2/ 16/ 04

Arrived back to Venice yesterday, city of my blood and dreams. I felt my blood quicken and spirit rise. I was home.

In fact, the homesickness hit me as I walked down the Strada Nova and saw Billa (formerly Standa), passed Lush and the Ca’ d’Oro, Nuova Vita, and Santa Sofia. There stood Stefano and I thought I should run to his arms or do something dramatic, even though he’s not (and never has been) my lover. It’s just the returning to Venice, and I’m the lover, and I can’t hug the bricks or the air or the water. Sometimes I want to swallow the city whole.

We dropped our bags in Ca’ Madi, out by Tre Archi. The best comment: “This is like MTV Venice!” I’m glad everyone is pleased with the place. We went to La Perla for Pizza. Rucola! We saw Max who said to stop by the traghetto Monday for drinks on his birthday. And Stefano with his smiles and welcome and new blonde streaks. Max who asked if I brought a ragazza for him. Stefano who said to come by Tuesday for a gondola ride. DSCF0104

Today, what? Espresso, cappuccio. Crumbling buildings. A family of dalmations and two walking colla lillies and a couple Euro bishops (as in the money). Ah, Carnevale!DSCF0103

(Surprises from our Kinder Bueno eggs.)

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The Relaxing Trees

Ah, Nature! Relaxing under the trees, contemplating their softly fluttering leaves, watching them slide across the ground….

Wait, what??!

Okay, first off, Venice has a dearth of trees. So why am I talking about trees in a post on Venice? And second, trees don’t slide across the ground.

But at the Biennale they do!

This year the French pavilion features three living scotch pines, one inside and two outside, that are poised on almost-invisible wheeled platforms that roll across the ground. My friend called them Treembas because they remind him of his Rumba robot vacuum back home. We arrived at this pavilion almost last, after hours of walking and standing and perusing and laughing at the art in the other buildings. So when we saw this spot to rest our weary legs, we immediately adopted the corpse pose.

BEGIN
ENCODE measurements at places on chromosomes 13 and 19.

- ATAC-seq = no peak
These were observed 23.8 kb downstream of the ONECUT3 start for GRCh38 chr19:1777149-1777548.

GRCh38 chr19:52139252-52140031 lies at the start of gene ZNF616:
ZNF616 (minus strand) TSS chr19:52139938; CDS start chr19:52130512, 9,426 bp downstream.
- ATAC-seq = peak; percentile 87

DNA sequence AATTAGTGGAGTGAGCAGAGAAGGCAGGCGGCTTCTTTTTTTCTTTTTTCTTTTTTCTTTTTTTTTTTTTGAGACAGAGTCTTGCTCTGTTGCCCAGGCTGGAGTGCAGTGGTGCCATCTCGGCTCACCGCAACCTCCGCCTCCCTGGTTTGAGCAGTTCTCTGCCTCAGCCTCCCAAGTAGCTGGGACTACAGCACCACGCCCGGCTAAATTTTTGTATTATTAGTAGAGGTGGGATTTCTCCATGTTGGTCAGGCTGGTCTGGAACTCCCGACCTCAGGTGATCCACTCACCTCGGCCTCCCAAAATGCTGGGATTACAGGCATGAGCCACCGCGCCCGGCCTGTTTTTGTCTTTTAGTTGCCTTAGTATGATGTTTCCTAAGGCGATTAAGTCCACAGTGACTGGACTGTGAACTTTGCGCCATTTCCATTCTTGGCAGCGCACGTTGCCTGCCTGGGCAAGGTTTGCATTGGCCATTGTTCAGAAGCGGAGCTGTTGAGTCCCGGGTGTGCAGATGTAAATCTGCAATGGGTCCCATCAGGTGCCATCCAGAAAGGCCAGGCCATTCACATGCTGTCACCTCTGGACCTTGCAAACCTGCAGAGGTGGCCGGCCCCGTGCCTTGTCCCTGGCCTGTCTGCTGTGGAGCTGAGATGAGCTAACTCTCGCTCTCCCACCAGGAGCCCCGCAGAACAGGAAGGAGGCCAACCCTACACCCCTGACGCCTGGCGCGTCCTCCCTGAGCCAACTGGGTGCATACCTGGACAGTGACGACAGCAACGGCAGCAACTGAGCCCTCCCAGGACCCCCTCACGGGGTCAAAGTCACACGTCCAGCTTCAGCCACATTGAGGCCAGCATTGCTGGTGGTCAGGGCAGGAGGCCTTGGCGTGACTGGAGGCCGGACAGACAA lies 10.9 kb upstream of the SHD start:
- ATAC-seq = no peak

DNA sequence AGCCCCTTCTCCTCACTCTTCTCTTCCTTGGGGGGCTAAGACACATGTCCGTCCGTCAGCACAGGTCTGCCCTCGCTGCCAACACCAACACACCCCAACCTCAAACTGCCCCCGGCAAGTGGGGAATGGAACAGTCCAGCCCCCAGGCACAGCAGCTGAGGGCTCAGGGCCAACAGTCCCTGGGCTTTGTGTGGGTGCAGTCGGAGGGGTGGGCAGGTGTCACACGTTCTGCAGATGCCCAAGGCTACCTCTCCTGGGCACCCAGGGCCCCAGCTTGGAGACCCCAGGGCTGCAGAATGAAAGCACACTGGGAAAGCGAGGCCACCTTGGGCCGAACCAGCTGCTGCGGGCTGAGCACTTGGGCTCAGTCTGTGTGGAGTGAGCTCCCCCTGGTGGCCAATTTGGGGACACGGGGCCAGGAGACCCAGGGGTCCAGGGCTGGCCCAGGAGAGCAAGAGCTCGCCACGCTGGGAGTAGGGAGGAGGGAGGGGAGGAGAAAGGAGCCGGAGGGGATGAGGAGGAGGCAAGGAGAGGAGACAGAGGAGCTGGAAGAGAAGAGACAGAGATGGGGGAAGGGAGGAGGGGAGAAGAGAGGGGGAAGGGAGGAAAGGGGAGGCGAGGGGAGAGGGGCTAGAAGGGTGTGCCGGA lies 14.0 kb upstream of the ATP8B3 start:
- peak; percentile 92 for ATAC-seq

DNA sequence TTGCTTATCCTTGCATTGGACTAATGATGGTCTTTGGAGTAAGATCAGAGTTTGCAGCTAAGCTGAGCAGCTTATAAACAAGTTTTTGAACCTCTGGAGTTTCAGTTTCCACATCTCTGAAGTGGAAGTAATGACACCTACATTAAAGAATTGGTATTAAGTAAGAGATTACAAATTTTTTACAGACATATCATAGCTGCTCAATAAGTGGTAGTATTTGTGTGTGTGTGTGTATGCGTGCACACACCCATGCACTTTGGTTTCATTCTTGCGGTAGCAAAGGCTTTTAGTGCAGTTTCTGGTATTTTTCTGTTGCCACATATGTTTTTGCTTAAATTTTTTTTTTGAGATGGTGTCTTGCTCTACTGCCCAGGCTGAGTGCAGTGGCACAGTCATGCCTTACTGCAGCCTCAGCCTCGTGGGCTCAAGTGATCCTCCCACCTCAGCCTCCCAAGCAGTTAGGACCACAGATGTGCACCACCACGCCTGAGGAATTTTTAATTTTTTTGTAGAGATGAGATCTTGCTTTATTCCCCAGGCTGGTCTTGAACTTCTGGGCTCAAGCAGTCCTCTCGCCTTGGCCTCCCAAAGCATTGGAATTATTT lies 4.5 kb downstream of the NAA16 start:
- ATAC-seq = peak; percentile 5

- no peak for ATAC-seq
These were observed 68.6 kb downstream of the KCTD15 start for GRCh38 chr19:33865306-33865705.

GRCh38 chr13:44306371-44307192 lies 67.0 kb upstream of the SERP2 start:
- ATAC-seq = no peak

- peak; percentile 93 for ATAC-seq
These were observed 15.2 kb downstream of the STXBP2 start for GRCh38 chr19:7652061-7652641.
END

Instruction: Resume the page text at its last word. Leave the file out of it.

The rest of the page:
My first impression: Ah! So lovely to get off my feet, get out of the heat. But then we started watching the indoor tree and became hypnotized by the ambient music.


At first I didn’t realize that the tree was moving. But the leaves trembled ever so slightly, and I noticed that there was no breeze to cause this. Then as I gazed at the skylight where the tree branches reached towards it, it had changed its position relative to where it had been a moment ago! The tree was moving! As we had approached the pavilion initially, I hadn’t realized that the two outdoor trees were similarly moving. (Later I noticed the clandestine minders with brooms to sweep the trees’ paths in case something blocked their wheels.)

For me, the beauty of this installation was not its metaphorical connections or its brilliant conceptualization or its technical prowess. I like art that is pleasing and creates an emotional reaction in me and that makes me think. Well, I found that I kept thinking about these trees long after we had left the exhibit. Though some of the other artwork at this year’s Biennale also pleased  me (and a lot annoyed me), I kept returning to my time with the trees. Was it only that I was tired and welcomed the respite? I don’t think so. For such a simple concept, the trees made me think a lot about what is art, what is its place in our world, what its creators try to give us, what we get from it, and how it makes us look at the world in different ways. These trees did that for me.

And, well, the corpse pose felt pretty good, too.

What do you think? Is this art? Is it not? Why? Was I just seduced by shade and a place to rest my weary not-corpse?


If you want to know what the art world has to say about the trees, here are a couple articles to check out:

A basic description, with photos: http://www.contemporaryartdaily.com/2015/05/venice-celeste-boursier-mougenot-at-the-french-pavilion/

An opinion piece: https://news.artnet.com/people/celeste-boursier-mougenot-at-venice-biennale-312355

Very enthusiastic piece, including interview with artist: http://www.blouinartinfo.com/news/story/1152584/celeste-boursier-mougenot-on-his-french-pavilion-in-venice#

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Baptism at Santa Sofia

If you’ve spent more than a day in Venice, you’ve probably walked down the busy Strada Nova in the Cannaregio district, starting at Campo SS Apostoli and heading towards the train station. You may have glanced at purses or the bakery, or used the bancomat, and never noticed that these shops hide the facade of the church of Santa Sofia. Really, you need to stand back a bit, in the tiny Campo Santa Sofia, to see the church as it lurks behind the other buildings.


On this day, August 6, nearly 400 years ago in 1619, Barbara Strozzi was baptized in this church. No one knew that she would go on to become the most published composer of her era–male or female.